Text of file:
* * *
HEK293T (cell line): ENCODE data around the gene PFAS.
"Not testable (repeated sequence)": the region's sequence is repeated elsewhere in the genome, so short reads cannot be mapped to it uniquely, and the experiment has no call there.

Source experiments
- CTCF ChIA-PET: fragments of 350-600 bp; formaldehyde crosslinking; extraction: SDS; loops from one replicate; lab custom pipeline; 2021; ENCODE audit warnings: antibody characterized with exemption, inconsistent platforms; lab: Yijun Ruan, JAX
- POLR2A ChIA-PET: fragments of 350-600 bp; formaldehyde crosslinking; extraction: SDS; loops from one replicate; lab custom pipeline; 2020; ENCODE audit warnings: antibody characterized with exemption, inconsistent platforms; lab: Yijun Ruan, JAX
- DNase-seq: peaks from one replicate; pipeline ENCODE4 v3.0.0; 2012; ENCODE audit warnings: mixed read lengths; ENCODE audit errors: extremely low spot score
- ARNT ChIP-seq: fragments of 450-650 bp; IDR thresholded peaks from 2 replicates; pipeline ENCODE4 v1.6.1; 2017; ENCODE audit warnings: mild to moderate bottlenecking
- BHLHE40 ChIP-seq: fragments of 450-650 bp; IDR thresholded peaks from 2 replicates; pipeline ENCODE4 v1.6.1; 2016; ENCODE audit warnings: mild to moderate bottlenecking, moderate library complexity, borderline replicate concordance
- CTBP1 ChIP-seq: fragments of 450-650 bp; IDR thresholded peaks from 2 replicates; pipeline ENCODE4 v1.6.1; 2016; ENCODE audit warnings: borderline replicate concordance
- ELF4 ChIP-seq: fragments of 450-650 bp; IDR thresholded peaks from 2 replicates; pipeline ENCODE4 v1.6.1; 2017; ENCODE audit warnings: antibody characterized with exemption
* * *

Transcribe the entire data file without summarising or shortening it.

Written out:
HEK293T (cell line): ENCODE data around the gene PFAS.
"Not testable (repeated sequence)": the region's sequence is repeated elsewhere in the genome, so short reads cannot be mapped to it uniquely, and the experiment has no call there.

Source experiments
- CTCF ChIA-PET: fragments of 350-600 bp; formaldehyde crosslinking; extraction: SDS; loops from one replicate; lab custom pipeline; 2021; ENCODE audit warnings: antibody characterized with exemption, inconsistent platforms; lab: Yijun Ruan, JAX
- POLR2A ChIA-PET: fragments of 350-600 bp; formaldehyde crosslinking; extraction: SDS; loops from one replicate; lab custom pipeline; 2020; ENCODE audit warnings: antibody characterized with exemption, inconsistent platforms; lab: Yijun Ruan, JAX
- DNase-seq: peaks from one replicate; pipeline ENCODE4 v3.0.0; 2012; ENCODE audit warnings: mixed read lengths; ENCODE audit errors: extremely low spot score
- ARNT ChIP-seq: fragments of 450-650 bp; IDR thresholded peaks from 2 replicates; pipeline ENCODE4 v1.6.1; 2017; ENCODE audit warnings: mild to moderate bottlenecking
- BHLHE40 ChIP-seq: fragments of 450-650 bp; IDR thresholded peaks from 2 replicates; pipeline ENCODE4 v1.6.1; 2016; ENCODE audit warnings: mild to moderate bottlenecking, moderate library complexity, borderline replicate concordance
- CTBP1 ChIP-seq: fragments of 450-650 bp; IDR thresholded peaks from 2 replicates; pipeline ENCODE4 v1.6.1; 2016; ENCODE audit warnings: borderline replicate concordance
- ELF4 ChIP-seq: fragments of 450-650 bp; IDR thresholded peaks from 2 replicates; pipeline ENCODE4 v1.6.1; 2017; ENCODE audit warnings: antibody characterized with exemption